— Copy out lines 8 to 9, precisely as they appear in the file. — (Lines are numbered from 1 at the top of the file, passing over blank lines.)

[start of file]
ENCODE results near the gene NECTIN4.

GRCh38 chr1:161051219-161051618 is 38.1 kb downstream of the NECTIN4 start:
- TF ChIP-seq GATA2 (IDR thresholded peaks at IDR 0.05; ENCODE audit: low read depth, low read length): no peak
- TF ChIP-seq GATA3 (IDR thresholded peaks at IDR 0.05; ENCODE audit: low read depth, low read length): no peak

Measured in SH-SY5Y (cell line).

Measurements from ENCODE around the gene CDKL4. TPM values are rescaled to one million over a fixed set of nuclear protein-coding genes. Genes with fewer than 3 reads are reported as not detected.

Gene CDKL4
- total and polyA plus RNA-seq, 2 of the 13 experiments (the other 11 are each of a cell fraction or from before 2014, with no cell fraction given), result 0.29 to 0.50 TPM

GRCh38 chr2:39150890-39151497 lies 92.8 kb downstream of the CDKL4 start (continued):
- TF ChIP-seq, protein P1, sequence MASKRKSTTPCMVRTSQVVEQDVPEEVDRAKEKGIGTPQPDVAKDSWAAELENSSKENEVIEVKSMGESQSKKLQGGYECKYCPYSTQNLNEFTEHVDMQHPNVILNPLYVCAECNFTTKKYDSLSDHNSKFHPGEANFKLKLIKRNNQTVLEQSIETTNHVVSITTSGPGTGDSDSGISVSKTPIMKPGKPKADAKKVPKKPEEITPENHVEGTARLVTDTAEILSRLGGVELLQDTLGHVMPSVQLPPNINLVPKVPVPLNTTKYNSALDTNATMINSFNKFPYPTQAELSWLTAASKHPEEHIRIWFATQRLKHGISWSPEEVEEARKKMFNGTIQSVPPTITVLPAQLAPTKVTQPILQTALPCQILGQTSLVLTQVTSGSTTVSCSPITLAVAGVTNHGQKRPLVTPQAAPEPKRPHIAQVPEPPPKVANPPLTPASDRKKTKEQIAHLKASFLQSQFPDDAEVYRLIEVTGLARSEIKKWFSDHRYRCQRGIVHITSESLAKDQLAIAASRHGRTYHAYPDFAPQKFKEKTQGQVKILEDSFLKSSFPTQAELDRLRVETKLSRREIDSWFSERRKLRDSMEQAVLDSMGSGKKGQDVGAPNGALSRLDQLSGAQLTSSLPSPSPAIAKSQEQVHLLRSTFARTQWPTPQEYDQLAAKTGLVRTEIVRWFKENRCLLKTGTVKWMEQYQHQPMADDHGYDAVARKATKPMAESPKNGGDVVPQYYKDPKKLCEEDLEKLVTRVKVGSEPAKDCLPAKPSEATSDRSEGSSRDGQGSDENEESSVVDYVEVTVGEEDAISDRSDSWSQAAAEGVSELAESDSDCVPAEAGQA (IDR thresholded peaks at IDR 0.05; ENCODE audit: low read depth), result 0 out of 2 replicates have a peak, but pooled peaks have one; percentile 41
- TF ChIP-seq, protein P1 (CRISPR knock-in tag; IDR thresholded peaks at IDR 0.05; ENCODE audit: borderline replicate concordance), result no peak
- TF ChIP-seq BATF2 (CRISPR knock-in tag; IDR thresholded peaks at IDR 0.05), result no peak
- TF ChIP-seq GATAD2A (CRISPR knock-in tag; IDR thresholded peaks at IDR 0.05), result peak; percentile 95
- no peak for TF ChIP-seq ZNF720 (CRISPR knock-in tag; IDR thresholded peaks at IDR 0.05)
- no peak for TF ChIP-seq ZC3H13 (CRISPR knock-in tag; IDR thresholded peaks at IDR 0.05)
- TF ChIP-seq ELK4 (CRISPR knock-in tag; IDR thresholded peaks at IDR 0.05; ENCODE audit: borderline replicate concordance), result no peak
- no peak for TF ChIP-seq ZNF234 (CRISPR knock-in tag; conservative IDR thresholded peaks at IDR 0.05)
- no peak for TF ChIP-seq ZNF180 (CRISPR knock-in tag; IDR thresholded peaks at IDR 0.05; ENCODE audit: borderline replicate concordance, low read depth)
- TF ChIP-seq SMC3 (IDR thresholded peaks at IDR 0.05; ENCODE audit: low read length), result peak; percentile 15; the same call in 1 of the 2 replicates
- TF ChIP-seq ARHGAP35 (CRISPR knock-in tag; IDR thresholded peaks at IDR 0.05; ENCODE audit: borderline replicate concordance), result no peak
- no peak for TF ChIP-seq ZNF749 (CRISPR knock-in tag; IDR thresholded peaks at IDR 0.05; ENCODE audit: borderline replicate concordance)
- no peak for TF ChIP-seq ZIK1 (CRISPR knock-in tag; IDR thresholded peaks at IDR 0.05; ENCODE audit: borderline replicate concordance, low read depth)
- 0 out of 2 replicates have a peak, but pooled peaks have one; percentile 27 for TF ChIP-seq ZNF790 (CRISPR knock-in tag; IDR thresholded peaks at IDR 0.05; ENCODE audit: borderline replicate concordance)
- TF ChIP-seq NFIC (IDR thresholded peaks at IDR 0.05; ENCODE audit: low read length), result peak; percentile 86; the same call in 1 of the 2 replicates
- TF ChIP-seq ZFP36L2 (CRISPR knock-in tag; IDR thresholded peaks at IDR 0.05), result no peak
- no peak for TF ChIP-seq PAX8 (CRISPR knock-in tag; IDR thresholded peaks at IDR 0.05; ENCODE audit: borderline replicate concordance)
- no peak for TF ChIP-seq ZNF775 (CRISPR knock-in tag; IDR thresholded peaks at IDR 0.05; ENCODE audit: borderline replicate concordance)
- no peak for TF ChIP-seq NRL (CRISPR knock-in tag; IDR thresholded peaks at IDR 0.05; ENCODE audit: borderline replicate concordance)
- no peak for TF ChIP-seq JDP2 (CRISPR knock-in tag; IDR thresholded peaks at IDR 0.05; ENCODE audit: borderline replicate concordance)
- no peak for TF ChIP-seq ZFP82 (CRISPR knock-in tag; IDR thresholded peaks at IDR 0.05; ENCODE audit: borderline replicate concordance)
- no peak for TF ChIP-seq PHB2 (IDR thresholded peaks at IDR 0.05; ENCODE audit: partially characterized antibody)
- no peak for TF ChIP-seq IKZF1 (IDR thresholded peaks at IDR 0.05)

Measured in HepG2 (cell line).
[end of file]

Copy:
- total and polyA plus RNA-seq, 2 of the 13 experiments (the other 11 are each of a cell fraction or from before 2014, with no cell fraction given), result 0.29 to 0.50 TPM

GRCh38 chr2:39150890-39151497 lies 92.8 kb downstream of the CDKL4 start (continued):